Guest Column: Fiber Optics – FTTH 101
By Steve Harris, VP, Global Market Development and Education, SCTE
The popularity of the Internet, multiple connected devices and instant communication has broadband subscribers on a quest for reliable high-speed internet services around the globe. While there are multiple technologies providing next generation Internet services, there’s a lot of buzz around fiber to the home, or FTTH. This broadband service utilizes fiber optic cabling from the broadband provider all the way to the subscriber. FTTH is also considered a passive optical network (PON), as most deployments do not require commercial power between the provider and the subscriber.
Figure 1: FTTH or PON
This big question is why is the telecommunications industry implementing FTTH? There are numerous benefits of FTTH that drive its popularity and deployment. Today, providers can install fiber cabling and equipment in their networks at a similar price point (CapEx) to other solutions. FTTH offers excellent bandwidth over long distances (e.g., 20 km or 12.4 miles) without optical signal amplification or regeneration. Most FTTH solutions support 1000 megabits per second (Mbps) or 1 gigabit per second (Gbps) connections. Newer technology solutions support 10 Gbps with future 25 Gbps around the corner. FTTH offers these speeds to the subscriber (a.k.a., downstream), as well as the subscriber back to the provider (a.k.a., upstream). When the downstream and upstream offer equal speeds, this is referred to as a symmetrical broadband service. FTTH allows providers to perform effortless upgrades for future services. Furthermore, a 20 km optical network does not require active devices in the network, therefore lowering operational expenses (OpEx) for FTTH and increasing network performance and reliability.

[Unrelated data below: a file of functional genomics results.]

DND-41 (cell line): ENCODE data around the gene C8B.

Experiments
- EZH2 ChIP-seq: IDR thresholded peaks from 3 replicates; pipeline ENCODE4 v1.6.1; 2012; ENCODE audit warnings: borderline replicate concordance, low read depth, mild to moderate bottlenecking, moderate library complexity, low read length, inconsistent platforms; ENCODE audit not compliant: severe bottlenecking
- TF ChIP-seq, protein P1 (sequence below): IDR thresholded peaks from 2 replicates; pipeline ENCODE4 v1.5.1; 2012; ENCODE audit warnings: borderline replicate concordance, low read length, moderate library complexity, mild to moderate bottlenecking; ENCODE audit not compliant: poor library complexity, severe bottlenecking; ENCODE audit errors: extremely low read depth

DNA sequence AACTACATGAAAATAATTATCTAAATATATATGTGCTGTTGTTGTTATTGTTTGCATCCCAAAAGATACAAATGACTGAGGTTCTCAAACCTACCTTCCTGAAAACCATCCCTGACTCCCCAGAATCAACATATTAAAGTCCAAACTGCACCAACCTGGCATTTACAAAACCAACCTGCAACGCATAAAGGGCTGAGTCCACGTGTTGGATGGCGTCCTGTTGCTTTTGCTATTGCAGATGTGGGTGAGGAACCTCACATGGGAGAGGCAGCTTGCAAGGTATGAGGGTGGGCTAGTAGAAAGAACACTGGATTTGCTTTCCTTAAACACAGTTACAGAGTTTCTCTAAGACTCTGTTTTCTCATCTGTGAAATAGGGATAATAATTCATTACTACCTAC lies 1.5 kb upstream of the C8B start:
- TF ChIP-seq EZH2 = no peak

For FTTH, two popular global standards exist, the International Telecommunication Union (ITU) and Institute of Electrical and Electronics Engineers (IEEE). Under the ITU a 1 Gbps gigabit PON (GPON) and a 10 Gbps XGS-PON are typically offered today. While the IEEE offers a 1 Gbps and 10 Gbps Ethernet PON (EPON) solution. While GPON is popular around the world, EPON has its benefits for US broadband providers who are well versed in Ethernet services. Both standards achieve the 10G pillars for broadband services.
There are several key components that allow providers to deliver FTTH. Starting from the provider’s facility, the network starts with a device known as an optical line terminal (OLT). The OLT originates the downstream FTTH signals, as well as terminates upstream FTTH signals from the subscriber. The downstream FTTH signals will enter the optical distribution network, or ODN. In the ODN, is where providers split and combine FTTH signals for transmission to the subscriber. Providers use a fiber distribution cabinet (FDC) or optical node to split and combine FTTH signals. Next, the FTTH signal arrives at the optical tap or network access point (NAP) for connectivity to the subscriber. Providers connect the subscriber using an optical modem, known as an optical network terminal (ONT) or optical network unit (ONU). Besides the optical connectivity, these devices typically provide a Wi-Fi service to the subscriber.
Figure 2: FTTH Network, Facility to Subscriber
FTTH will continue to evolve and shape how our industry delivers broadband services. New deployment models, technologies, and architectures will be used to drive 10G networks to 25G and beyond. To learn more about FTTH please visit us at SCTE.org.
Steve Harris is an international subject matter expert, author, and thought leader who serves as the VP of Global Market Development and Education for SCTE, a subsidiary of CableLabs. He has over 30 years of experience in technology, telecommunications and adult learning.